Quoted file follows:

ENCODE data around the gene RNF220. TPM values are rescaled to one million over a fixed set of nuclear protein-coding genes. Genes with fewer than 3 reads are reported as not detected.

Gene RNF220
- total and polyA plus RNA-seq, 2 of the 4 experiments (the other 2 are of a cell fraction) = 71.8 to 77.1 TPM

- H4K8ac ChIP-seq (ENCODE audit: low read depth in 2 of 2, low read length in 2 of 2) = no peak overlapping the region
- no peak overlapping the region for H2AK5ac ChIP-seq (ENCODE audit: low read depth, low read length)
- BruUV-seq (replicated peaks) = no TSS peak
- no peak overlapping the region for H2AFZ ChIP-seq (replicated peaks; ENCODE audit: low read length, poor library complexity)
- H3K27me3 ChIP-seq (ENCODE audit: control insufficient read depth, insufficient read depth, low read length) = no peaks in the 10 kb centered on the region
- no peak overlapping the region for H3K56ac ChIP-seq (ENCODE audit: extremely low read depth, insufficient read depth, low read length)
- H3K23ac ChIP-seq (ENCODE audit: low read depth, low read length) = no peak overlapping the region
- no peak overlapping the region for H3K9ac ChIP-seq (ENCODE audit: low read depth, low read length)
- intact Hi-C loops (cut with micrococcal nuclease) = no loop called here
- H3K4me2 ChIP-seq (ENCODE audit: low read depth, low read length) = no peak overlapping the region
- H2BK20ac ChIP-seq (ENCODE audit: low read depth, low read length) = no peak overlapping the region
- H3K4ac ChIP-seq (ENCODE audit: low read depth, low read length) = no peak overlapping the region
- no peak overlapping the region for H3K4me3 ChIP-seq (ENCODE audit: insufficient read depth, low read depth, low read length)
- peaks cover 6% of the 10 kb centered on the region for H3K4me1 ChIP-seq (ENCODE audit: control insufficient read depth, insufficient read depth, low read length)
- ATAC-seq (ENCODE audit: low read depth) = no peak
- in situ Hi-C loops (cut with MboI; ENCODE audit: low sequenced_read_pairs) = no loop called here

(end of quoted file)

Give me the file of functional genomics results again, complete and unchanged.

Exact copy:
ENCODE data around the gene RNF220. TPM values are rescaled to one million over a fixed set of nuclear protein-coding genes. Genes with fewer than 3 reads are reported as not detected.

Gene RNF220
- total and polyA plus RNA-seq, 2 of the 4 experiments (the other 2 are of a cell fraction) = 71.8 to 77.1 TPM

- H4K8ac ChIP-seq (ENCODE audit: low read depth in 2 of 2, low read length in 2 of 2) = no peak overlapping the region
- no peak overlapping the region for H2AK5ac ChIP-seq (ENCODE audit: low read depth, low read length)
- BruUV-seq (replicated peaks) = no TSS peak
- no peak overlapping the region for H2AFZ ChIP-seq (replicated peaks; ENCODE audit: low read length, poor library complexity)
- H3K27me3 ChIP-seq (ENCODE audit: control insufficient read depth, insufficient read depth, low read length) = no peaks in the 10 kb centered on the region
- no peak overlapping the region for H3K56ac ChIP-seq (ENCODE audit: extremely low read depth, insufficient read depth, low read length)
- H3K23ac ChIP-seq (ENCODE audit: low read depth, low read length) = no peak overlapping the region
- no peak overlapping the region for H3K9ac ChIP-seq (ENCODE audit: low read depth, low read length)
- intact Hi-C loops (cut with micrococcal nuclease) = no loop called here
- H3K4me2 ChIP-seq (ENCODE audit: low read depth, low read length) = no peak overlapping the region
- H2BK20ac ChIP-seq (ENCODE audit: low read depth, low read length) = no peak overlapping the region
- H3K4ac ChIP-seq (ENCODE audit: low read depth, low read length) = no peak overlapping the region
- no peak overlapping the region for H3K4me3 ChIP-seq (ENCODE audit: insufficient read depth, low read depth, low read length)
- peaks cover 6% of the 10 kb centered on the region for H3K4me1 ChIP-seq (ENCODE audit: control insufficient read depth, insufficient read depth, low read length)
- ATAC-seq (ENCODE audit: low read depth) = no peak
- in situ Hi-C loops (cut with MboI; ENCODE audit: low sequenced_read_pairs) = no loop called here